LEWIS et al. v. BJORNESTAD et al.
Louis S. Lewis and his wife Ella brought this action against Ras Bjornestad to recover damages for loss suffered by them when a fire damaged the Lakeside Dairy in Vallejo, which they owned and operated. They charged that the fire was caused by the negligence of Bjornestad. Judgment was rendered in their favor and Bjornestad appeals.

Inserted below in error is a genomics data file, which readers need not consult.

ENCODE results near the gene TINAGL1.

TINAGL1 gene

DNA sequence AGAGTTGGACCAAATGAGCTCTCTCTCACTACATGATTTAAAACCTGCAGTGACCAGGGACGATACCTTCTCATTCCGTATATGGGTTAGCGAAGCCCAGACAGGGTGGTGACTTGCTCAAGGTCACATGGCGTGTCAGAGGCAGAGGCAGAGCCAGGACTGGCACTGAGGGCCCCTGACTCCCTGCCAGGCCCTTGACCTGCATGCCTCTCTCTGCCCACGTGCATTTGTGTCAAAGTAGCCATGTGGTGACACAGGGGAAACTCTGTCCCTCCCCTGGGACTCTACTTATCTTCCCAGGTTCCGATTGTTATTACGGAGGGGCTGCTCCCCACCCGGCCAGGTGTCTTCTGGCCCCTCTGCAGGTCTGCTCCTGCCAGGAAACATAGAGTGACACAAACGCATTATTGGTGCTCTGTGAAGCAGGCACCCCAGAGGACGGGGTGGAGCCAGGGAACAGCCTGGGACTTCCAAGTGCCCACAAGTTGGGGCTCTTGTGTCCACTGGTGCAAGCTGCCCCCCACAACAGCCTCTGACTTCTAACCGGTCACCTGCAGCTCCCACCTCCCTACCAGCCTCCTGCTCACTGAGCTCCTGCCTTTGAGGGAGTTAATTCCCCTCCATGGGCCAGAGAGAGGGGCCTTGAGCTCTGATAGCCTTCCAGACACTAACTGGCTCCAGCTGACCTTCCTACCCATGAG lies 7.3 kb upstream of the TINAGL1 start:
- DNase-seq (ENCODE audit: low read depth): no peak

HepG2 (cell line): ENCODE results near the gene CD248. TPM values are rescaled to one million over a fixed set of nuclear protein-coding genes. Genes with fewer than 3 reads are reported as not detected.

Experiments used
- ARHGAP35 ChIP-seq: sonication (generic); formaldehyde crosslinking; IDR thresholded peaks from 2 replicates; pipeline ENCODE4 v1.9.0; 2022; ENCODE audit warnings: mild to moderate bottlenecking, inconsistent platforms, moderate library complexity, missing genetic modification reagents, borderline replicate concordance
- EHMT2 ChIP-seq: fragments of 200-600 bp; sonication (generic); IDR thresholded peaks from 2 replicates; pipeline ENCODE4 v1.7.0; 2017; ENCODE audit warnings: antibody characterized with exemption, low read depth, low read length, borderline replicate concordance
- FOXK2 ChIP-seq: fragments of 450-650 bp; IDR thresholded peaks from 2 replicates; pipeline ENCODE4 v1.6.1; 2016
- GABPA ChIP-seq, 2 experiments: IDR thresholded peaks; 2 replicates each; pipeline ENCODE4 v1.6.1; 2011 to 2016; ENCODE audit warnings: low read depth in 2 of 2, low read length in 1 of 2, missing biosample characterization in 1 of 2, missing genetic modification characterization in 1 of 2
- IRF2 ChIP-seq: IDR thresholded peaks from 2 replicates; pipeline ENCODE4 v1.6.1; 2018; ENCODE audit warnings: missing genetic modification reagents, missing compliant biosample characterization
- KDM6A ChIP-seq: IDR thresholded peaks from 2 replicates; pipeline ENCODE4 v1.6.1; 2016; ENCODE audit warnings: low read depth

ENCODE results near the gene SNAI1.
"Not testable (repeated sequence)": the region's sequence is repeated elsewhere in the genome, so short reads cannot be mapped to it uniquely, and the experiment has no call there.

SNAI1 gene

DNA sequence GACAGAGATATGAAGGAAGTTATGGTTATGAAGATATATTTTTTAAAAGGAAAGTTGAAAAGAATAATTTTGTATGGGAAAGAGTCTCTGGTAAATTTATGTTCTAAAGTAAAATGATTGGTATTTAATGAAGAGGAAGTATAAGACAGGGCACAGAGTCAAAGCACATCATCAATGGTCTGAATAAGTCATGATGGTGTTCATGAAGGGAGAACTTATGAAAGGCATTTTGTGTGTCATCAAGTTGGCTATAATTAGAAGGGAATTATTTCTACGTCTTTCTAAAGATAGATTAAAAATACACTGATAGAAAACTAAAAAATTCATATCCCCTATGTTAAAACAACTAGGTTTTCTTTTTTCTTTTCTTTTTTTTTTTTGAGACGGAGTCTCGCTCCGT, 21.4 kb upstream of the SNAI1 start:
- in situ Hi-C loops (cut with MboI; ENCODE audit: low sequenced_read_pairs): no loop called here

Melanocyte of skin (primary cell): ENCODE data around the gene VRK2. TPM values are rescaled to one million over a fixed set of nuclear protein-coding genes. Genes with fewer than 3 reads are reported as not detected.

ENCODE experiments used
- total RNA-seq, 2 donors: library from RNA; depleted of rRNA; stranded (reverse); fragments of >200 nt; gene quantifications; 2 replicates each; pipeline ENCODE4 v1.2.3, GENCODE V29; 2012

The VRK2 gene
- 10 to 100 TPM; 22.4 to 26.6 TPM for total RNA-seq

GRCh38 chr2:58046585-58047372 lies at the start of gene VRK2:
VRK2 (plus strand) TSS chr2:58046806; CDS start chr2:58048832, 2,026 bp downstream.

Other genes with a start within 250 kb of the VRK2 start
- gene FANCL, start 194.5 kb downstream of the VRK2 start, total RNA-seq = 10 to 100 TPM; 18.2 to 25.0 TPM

A few months prior to November 6, 1943 respondents undertook the construction of certain improvements in their dairy, which improvements included the replacement of a gas boiler, gas line and gas meter. Appellant Bjornestad contracted to install a new gas boiler. A plumber contracted to install the gas line leading from the gas pipe of the Pacific Gas and Electric Company, hereinafter called the ‘utility’, to the boiler; and the installation, at the request of the respondents, included the insertion into the line and the capping or plugging of a ‘T’ outlet designed at some later time to be connected with and to supply gas to a floor heater for the use of the apartment above the main dairy building. The base of the floor heater, with its pilot light, extended through the ceiling of the dairy proper. This brought the pilot light approximately 10 feet distant from the T in the gas line, which line fan along under the ceiling of the dairy proper. When the boiler had been installed save for final testing and the gas was in, the utility installed its meter, but did not turn on the gas. On November 6th appellant appeared at the premises for the purpose of placing his boiler in operation and making his final adjustments. Since the gas had not been turned on at the meter appellant either himself called the utility or had the call placed by an employee of the respondents, with the request that the gas be turned on, this being the conceded duty of the utility. Appellant was told that the utility had at the moment no man available and did not know when one could be sent out. After waiting for some time and no one having appeared from the utility, appellant undertook to turn on the gas himself. It appears that there is a standard practice followed by the utility in doing this. The valve is opened and the test hand of the meter is watched. If the line is tight the test hand will move temporarily and for a very short period until the pressure in the line being serviced equals that in the main and thereupon the test hand becomes stationary. Thereafter a watch is kept for several minutes and if the test hand continues stationary it is considered that the tightness of the line has been demonstrated. There was testimony on the part of appellant, which he argues was uncontradicted, that, being thoroughly familiar with what had to be done in turning on gas into a new line and having, with the authority of the utility, done it many times, he carefully and completely followed the prescribed routine, noted the preliminary fluctuation of the test hand when he opened the valve, and that it became stationary, indicating a tight line; and that thereupon, leaving a helper to watch the test hand further, he went to his boiler, bled the line of air until raw gas came out at the burners, then lighted the burners and began adjusting them to get maximum efficiency. It appeared that before the gas was turned on, and in compliance with law, the Vallejo inspector tested the line after it was installed and found and certified that it was tight. He removed the cap or plug from the T and affixed his pressure guage thereto and thus used that orifice as a convenient means of testing the line. In compliance with law he thereupon hung his certificate on the meter or at the meter location which certified that the line had been tested and found tight. The certificate was there when appellant later turned on the gas. Appellant was busy at the gas boiler for 15 or 20 minutes and there was testimony that during that time a strong smell of gas pervaded the dairy. Then there was an explosion, followed by the fire which caused the loss for which respondents brought this action against appellant. After the fire the Vallejo Fire Chief inspected the premises and traced the gas line and, so tracing it, came to the T in the line and there found that the T was open. It was the theory of respondents that this T had been open when the appellant turned on the gas; that he was negligent in the manner in which he turned on the gas, and did not, as he should have done, discover that the line was leaking; that, while he was testing his boiler, gas escaped from the open T, was ignited, probably by the pilot light in the floor furnace, and that the fire and loss ensued. This theory impliedly was adopted by the trial court. It found that appellant ‘negligently, carelessly and recklessly turned on and/or caused to be turned on a certain gas meter, which said gas meter was connected to a gas pipe which led to a boiler located approximately thirty to forty feet distant from said gas meter, which boiler had been installed by Defendant Ras Bjornestad * * * at the instance of said Plaintiffs, * * *. That as the direct and proximate result of’ appellant ‘turning on said gas meter and as a result of the carelessness, negligence and recklessness of said’ appellant ‘said distributing plan and building and said equipment * * * was burned and thereby damaged.’